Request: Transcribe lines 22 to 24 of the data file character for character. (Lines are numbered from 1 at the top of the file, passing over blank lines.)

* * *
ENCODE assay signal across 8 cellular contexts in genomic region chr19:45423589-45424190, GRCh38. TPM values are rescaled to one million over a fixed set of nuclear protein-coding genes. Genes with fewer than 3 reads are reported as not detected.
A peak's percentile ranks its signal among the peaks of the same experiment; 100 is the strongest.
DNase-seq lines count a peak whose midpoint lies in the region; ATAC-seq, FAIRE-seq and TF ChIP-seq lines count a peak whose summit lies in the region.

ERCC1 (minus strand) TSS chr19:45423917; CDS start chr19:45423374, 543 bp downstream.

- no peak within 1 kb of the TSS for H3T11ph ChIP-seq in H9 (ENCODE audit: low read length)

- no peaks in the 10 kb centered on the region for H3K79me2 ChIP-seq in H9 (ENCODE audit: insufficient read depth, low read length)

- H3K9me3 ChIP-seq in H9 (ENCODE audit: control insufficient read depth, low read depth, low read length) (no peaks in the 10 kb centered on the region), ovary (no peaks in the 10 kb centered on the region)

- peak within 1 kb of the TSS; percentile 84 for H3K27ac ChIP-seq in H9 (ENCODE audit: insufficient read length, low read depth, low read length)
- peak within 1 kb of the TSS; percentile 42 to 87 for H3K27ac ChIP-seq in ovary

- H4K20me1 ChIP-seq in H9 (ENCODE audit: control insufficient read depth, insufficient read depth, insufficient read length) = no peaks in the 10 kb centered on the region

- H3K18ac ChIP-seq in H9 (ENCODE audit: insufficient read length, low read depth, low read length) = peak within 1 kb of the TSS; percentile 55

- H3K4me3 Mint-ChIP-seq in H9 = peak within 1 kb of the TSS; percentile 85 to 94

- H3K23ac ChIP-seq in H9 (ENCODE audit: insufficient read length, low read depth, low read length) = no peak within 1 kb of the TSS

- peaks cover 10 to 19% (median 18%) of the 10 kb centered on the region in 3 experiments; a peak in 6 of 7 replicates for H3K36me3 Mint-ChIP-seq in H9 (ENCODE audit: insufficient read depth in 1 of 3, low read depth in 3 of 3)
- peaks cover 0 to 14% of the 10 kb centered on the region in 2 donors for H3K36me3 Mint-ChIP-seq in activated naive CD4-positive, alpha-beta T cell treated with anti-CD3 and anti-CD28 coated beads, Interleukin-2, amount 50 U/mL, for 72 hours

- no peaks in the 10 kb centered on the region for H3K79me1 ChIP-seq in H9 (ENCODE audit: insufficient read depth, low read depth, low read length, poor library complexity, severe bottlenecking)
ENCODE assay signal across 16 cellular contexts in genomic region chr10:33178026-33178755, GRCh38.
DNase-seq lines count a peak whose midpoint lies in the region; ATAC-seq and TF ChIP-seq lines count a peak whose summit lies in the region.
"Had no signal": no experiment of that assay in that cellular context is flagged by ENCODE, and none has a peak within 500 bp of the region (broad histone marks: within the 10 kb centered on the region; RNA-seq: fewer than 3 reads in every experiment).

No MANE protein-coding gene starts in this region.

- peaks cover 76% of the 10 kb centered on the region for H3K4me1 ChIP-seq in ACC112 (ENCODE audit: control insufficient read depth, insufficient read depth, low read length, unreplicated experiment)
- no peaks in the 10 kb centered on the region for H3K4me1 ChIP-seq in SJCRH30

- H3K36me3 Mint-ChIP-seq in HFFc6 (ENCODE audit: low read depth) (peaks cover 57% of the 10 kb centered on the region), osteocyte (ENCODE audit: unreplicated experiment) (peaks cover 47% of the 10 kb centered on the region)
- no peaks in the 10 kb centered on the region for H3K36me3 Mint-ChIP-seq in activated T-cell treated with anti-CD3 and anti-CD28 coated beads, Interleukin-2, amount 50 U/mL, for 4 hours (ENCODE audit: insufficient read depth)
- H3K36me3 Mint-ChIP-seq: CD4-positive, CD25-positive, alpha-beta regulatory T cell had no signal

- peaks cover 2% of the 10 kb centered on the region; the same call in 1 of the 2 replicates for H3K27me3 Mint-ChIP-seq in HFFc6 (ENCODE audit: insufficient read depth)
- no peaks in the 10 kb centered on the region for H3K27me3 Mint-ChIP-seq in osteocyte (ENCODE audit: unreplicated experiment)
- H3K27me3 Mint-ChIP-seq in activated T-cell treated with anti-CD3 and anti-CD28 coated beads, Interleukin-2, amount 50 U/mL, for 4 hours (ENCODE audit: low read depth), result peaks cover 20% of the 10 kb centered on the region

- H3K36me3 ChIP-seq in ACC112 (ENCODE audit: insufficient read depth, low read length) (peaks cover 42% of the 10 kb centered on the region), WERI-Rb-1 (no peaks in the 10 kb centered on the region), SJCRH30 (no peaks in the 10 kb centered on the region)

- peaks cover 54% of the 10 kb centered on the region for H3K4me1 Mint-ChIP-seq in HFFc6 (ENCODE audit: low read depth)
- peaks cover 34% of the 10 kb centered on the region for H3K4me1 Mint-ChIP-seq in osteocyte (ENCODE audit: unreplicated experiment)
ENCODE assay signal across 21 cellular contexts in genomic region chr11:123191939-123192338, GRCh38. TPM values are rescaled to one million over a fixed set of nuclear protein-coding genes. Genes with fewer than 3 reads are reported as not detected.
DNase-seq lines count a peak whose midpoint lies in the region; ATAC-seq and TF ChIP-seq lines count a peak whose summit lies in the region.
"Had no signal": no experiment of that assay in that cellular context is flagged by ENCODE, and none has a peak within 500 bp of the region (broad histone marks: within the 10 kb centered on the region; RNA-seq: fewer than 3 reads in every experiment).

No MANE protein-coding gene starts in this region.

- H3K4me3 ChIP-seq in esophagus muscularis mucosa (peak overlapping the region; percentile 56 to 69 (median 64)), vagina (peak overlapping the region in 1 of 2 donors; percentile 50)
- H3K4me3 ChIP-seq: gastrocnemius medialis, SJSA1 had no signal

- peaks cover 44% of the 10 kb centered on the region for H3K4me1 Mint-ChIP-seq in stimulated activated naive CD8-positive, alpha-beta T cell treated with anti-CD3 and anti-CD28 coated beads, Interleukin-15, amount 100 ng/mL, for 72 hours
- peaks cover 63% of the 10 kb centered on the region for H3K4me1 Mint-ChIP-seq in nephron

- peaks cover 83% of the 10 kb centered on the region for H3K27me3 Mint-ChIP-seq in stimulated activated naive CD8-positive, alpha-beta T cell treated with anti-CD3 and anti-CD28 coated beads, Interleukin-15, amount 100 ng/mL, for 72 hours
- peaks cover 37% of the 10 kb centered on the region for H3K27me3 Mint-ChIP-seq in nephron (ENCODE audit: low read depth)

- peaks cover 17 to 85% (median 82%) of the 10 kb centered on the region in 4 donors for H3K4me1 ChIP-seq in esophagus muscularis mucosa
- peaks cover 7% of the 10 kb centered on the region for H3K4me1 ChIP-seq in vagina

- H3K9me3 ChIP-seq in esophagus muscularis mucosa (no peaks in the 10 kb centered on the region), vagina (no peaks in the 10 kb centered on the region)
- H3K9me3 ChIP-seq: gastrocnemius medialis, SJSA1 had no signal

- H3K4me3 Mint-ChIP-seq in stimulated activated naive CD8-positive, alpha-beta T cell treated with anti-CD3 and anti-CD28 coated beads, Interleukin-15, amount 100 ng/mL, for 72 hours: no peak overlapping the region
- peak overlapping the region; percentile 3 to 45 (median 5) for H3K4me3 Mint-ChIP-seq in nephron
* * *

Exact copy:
- no peaks in the 10 kb centered on the region for H3K4me1 ChIP-seq in SJCRH30

- H3K36me3 Mint-ChIP-seq in HFFc6 (ENCODE audit: low read depth) (peaks cover 57% of the 10 kb centered on the region), osteocyte (ENCODE audit: unreplicated experiment) (peaks cover 47% of the 10 kb centered on the region)
- no peaks in the 10 kb centered on the region for H3K36me3 Mint-ChIP-seq in activated T-cell treated with anti-CD3 and anti-CD28 coated beads, Interleukin-2, amount 50 U/mL, for 4 hours (ENCODE audit: insufficient read depth)